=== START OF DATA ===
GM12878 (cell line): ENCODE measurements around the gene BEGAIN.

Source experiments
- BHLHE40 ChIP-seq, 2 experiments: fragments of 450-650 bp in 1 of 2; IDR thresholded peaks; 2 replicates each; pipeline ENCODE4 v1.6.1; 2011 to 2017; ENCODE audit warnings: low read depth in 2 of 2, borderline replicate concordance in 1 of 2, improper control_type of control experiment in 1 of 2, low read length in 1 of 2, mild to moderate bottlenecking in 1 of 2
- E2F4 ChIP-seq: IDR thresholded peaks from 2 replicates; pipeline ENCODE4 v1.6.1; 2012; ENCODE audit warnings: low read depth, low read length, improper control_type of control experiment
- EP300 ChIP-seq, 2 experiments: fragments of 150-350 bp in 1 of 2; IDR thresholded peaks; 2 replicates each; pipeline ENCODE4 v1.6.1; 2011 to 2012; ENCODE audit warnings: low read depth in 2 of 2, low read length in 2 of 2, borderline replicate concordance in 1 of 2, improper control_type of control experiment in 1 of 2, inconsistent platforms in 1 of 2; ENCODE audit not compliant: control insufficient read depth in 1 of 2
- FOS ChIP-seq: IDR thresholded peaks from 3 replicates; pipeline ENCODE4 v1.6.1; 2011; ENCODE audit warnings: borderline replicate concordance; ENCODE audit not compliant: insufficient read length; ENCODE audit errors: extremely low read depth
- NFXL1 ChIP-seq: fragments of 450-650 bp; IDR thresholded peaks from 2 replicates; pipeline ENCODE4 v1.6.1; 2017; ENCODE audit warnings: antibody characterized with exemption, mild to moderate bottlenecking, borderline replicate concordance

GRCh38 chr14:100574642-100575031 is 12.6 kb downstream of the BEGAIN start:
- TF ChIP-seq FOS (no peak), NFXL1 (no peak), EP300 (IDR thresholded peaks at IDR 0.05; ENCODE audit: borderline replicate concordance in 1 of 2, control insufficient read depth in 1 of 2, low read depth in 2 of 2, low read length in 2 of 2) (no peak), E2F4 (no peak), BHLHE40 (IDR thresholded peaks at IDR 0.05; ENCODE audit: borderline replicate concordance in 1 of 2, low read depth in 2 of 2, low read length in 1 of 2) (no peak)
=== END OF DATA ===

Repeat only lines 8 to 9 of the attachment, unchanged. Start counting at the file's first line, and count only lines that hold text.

GRCh38 chr14:100574642-100575031 is 12.6 kb downstream of the BEGAIN start:
- TF ChIP-seq FOS (no peak), NFXL1 (no peak), EP300 (IDR thresholded peaks at IDR 0.05; ENCODE audit: borderline replicate concordance in 1 of 2, control insufficient read depth in 1 of 2, low read depth in 2 of 2, low read length in 2 of 2) (no peak), E2F4 (no peak), BHLHE40 (IDR thresholded peaks at IDR 0.05; ENCODE audit: borderline replicate concordance in 1 of 2, low read depth in 2 of 2, low read length in 1 of 2) (no peak)